Employer Sympathy: You Have One Opportunity to Get This Right
How can an employer demonstrate sympathy as an employee copes with grief and loss following the death of a loved one?
By David Cox | December 03, 2019
Employer sympathy requires leadership
Employer sympathy during bereavement demonstrates leadership and compassion for an employee and family suffering the loss of a loved one. As a search engine optimization (SEO) writer for ThirdPartyBlogger.com, my clients work hard every day to build businesses and develop organizations.
Admittedly, demonstrating compassion towards bereaved employees won’t likely increase profitability. Nevertheless, in these painful moments, doing so not only provides comfort, it further demonstrates your leadership.
Unquestionably, when an employee loses a loved one, employer sympathy should be extended to the bereaved family. As such, the employer sets an example that becomes a standard at work. I’ve seen business, and organizational leaders demonstrate this attribute in exemplary fashion over the last 25 years.
These employers acted not merely because it was appropriate, but because it was the right thing to do. As such, the topic is too important to ignore. You have one opportunity to get this right, and as these situations arise, the employer must be ready.
Employer sympathy requires preparation
You may not want to think about death, grief, and loss. Nevertheless, the death of a loved one is a critical moment for bereaved employees, and what we say and do will be remembered.
What questions run through your mind when you hear that an employee has experienced a death in his/her family? Do you fear you’ll say something wrong or do something that will make him/her feel even worse? Have you ever ended up not doing or saying anything and later regretting it?
Employer sympathy is undoubtedly a leadership responsibility for which appropriate responses and actions are essential.
Employee bereavement represents a unique leadership opportunity
There is no higher call for employer leadership than when an employee experiences the death of a family member. Thus, when the news of a death in the employee’s family becomes public, the employer must step up to this critical role.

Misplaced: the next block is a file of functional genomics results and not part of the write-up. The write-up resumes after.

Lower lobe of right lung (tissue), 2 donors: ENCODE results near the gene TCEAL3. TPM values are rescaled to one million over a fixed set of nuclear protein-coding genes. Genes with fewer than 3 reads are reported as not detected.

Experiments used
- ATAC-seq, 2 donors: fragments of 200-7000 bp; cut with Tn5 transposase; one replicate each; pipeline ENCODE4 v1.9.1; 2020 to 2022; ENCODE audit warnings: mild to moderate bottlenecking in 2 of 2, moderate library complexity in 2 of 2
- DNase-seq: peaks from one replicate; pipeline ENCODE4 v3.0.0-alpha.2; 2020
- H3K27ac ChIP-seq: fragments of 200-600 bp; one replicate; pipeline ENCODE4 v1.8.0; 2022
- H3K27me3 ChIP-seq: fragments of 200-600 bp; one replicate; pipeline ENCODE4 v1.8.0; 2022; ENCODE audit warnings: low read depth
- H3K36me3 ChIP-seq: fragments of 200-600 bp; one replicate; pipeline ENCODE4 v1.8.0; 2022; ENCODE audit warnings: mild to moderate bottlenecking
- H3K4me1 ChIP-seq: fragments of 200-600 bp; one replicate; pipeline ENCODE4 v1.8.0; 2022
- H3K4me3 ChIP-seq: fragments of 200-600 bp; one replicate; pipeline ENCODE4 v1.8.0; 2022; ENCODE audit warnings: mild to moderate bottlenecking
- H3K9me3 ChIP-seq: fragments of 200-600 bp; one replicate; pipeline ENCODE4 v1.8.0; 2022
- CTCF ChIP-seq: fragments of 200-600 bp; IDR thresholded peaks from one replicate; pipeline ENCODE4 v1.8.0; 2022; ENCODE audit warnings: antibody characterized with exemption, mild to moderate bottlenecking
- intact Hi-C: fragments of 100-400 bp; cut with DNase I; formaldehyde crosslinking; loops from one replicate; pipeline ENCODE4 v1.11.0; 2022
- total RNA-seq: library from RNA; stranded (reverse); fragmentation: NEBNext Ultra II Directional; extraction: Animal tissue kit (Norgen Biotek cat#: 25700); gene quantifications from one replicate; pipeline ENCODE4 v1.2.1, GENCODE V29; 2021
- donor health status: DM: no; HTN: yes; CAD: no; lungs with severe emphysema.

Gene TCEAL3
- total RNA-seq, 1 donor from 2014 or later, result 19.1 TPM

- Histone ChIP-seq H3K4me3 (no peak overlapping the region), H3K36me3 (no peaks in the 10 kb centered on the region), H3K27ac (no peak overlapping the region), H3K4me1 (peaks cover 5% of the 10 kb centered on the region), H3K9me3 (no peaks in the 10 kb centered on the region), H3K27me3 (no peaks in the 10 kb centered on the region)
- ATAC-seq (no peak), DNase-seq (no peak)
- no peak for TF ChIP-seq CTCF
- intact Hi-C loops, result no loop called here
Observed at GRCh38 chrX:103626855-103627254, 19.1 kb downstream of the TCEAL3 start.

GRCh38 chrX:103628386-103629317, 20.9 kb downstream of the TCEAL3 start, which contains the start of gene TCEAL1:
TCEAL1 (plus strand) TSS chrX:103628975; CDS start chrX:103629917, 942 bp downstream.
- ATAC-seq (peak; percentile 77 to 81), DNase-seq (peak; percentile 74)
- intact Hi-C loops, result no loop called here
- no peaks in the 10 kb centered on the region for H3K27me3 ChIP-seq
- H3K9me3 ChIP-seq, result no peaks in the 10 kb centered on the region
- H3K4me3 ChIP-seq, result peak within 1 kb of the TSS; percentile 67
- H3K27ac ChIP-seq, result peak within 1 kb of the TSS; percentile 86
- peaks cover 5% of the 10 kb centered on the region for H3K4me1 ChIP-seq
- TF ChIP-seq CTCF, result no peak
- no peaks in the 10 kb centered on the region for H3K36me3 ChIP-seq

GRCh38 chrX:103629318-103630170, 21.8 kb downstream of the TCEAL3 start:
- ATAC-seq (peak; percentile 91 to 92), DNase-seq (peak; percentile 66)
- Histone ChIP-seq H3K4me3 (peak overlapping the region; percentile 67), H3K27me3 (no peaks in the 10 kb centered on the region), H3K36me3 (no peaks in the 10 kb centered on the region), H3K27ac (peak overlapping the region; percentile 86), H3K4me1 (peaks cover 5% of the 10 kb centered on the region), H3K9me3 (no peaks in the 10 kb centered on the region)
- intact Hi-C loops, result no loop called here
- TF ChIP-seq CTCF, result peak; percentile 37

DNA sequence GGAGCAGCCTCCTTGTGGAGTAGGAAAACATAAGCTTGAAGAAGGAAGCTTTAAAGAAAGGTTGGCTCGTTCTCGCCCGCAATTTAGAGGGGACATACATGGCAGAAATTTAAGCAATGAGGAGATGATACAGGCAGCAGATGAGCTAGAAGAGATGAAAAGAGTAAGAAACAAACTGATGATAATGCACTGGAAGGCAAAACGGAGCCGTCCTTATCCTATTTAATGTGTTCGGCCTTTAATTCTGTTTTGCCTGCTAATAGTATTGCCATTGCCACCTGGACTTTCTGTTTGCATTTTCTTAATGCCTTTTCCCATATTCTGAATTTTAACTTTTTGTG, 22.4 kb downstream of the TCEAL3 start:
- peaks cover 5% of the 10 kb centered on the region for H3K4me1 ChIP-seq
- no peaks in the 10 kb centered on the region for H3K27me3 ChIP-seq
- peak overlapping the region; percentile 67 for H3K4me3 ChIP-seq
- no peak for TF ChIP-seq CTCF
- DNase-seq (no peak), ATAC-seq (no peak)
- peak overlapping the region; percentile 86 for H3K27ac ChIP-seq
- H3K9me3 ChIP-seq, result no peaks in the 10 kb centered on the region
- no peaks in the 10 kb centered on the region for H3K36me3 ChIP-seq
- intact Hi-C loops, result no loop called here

No matter what the organization does traditionally (cards, flowers, food, etc.), demonstrating sympathy requires a personal approach. Often, the kindest thing an employer can do is to acknowledge the loss personally and show that you care. Don’t withhold your support because you’re uncomfortable. It’s not about you.
Employer sympathy calls for your presence
There is nothing that will demonstrate employer sympathy more than your presence. You want your presence to have a positive impact on the bereaved employee and family. I offer the following seven suggestions to help you prepare to express and demonstrate sympathy on behalf of you and your organization.
1. Attend a visitation or family gathering
If you do, introduce yourself to those present and spend some time with the family. No one should have to wonder who you are or why you’re attending. Be prepared to introduce yourself and identify the family member with whom you work.
2. Share memories with family members
Obviously, this is only appropriate if you knew the deceased and have a fond memory of him/her to share. A loved one’s death is a time when family and friends need to hear stories about the person they’ve just lost. Laughter and happy memories are “the best medicine” in times of grief.
3. Be prepared to listen
A bereaved family member may want to share their feelings. There is no need for you to offer a lengthy verbal response. Instead, what they need from you is supportive listening. All you need is an available ear and a sympathetic heart.
4. Offer support
It’s appropriate to offer assistance in whatever way you can to give the family more time to grieve. Even a simple act of kindness can be a significant help in times like these.
5. Attend the funeral service
I realize this is a controversial point to many, but it’s a matter I don’t want to ignore. I feel there are at least two primary considerations favorable to an employer attending the funeral.
The size of your organization. If your organization is small enough that all of your employees work together every day, I feel it’s appropriate for the employer to attend the funeral.
Your relationship with the employee. If you’ve known the employee for a long time or are acquainted with the family and the deceased, you need to attend if possible.
6. A handwritten note of condolence
If you have time, and when possible, write a note of sympathy to your employee. Surprisingly, people will keep those written expressions of sympathy and treasure them for many years.
7. Reach out after the funeral
After the funeral is over, continue to stay in touch over the days and weeks ahead. Don’t worry about what people say about a typical “year of grief.” Grief often lingers long after the funeral is over. Mark the date of the loved one’s death on your calendar. Then, you can reach out with a word of encouragement on the anniversary of the loved one’s death.
You’ll never regret extending sympathy in times of loss
Part of building a healthy employer-employee relationship is sharing the most difficult of times. If you can extend sympathy to your employees during times of grief and loss, you will have a positive influence on their life and your own life as well.